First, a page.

5 myth and facts about your kidneys

Nowadays there is a crazy drive among people to avoid any kidney disease at any cost. You hear all types of stories and things to do before you even get a disease to worry about. And yes, it is a good idea to be preventive and to manage your kidney’s health in a good way but it should be done in the correct way using the correct food and treatment to get the most out of your life without worrying about a kidney related disease.

There are some very common myths out there that maybe you have even heard around in random conversations. And there are many that are not evening this list. This time we give you 5 myths about your kidneys that may give you a new perspective about these organs and how you take care f them.

Water will wash out your toxins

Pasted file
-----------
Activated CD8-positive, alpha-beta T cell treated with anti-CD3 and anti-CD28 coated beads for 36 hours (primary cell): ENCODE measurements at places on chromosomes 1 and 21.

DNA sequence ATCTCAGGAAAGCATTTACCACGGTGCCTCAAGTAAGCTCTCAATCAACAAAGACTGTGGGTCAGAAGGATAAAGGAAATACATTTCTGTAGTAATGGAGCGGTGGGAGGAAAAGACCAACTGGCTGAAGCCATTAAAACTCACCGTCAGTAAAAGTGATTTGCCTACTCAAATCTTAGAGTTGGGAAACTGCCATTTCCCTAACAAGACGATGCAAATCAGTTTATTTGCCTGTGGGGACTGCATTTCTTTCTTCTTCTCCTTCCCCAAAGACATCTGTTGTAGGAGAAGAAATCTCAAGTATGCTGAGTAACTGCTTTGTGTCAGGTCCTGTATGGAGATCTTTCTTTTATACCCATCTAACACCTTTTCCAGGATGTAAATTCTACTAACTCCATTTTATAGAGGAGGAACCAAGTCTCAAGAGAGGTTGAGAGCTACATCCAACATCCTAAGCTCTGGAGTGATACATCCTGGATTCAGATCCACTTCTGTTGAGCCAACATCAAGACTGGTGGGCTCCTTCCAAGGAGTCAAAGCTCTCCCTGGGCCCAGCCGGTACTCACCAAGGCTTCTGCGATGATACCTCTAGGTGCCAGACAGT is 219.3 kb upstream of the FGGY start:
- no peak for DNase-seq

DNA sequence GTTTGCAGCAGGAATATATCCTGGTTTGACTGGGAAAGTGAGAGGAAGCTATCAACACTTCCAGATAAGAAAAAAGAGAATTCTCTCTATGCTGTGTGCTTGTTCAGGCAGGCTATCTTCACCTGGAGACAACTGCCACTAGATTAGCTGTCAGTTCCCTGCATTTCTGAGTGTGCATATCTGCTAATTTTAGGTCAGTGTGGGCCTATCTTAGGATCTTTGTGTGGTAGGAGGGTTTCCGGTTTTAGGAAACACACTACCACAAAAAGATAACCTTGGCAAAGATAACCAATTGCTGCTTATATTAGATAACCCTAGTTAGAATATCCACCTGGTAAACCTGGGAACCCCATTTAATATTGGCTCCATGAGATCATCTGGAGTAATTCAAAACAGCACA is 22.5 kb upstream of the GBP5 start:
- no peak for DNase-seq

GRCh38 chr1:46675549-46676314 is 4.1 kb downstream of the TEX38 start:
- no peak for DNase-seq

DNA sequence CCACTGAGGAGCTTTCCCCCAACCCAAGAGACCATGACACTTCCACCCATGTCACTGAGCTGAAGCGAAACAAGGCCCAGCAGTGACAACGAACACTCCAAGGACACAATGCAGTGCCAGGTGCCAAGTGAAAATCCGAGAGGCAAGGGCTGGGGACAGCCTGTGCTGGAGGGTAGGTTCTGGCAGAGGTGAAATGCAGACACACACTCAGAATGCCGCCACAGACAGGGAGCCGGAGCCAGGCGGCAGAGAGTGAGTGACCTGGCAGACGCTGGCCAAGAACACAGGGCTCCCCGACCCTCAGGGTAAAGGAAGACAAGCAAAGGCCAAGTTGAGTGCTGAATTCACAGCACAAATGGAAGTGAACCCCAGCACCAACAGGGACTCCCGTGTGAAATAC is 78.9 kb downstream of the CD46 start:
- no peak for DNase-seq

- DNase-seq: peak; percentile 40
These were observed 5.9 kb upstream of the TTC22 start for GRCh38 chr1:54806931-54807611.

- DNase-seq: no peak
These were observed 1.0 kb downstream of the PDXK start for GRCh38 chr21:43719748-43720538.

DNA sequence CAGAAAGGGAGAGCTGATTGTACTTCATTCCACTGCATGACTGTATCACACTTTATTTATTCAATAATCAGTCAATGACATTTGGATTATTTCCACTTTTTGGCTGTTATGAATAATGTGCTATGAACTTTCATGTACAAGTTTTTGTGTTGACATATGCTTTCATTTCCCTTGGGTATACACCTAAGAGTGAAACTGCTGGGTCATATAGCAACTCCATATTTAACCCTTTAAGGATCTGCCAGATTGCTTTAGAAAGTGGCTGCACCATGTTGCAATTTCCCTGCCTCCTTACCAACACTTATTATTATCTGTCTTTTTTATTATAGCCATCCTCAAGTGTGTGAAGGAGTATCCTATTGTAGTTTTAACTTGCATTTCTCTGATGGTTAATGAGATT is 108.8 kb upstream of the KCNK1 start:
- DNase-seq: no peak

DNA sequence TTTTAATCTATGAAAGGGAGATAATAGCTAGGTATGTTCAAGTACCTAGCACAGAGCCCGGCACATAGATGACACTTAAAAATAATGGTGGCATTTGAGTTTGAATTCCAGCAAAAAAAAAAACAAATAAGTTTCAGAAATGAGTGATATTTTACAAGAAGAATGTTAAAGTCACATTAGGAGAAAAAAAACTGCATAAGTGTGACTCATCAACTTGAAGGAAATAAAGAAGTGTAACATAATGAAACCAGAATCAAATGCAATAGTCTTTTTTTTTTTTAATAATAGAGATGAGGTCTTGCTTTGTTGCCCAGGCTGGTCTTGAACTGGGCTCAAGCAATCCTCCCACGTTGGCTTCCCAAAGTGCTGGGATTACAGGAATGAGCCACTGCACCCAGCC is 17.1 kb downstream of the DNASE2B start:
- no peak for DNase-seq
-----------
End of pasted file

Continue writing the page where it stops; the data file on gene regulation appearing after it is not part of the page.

The myth is that if you drink eight glasses of water your body will detox. I am sure that many of us have heard this before from a friend or close relative. In the real world, there is no evidence to back this up and the amount of urine the body produces has nothing to do with the performance of the kidney. The idea that if you have more urine means that the kidneys are working even better is something that maybe was deduced. But it has no relation whatsoever.   

water-glass-heat-drink-preventing_kidney stones

Image courtesy of Pixabay at Pexels.com

We are not saying that water does not help the kidney function well, but it is not directly related to its performance. In places that are very hot, it is better to drink a lot of water because the body tends to use more water than normal. Or if a person has a background of kidney diseases, water can help with the pain in future treatments. But there are no more uses for water in the kidney’s cleansing process.

Calcium causes kidney stones

It is true that kidney stones are made of calcium and that there is a big belief that it is only calcium that causes kidney stones and that is why this myth is so popular. The big losers here are dairy products because people tend to think that they must avoid calcium-rich products. But in the real world, it is not the excess of calcium but the lack of it that affects the body.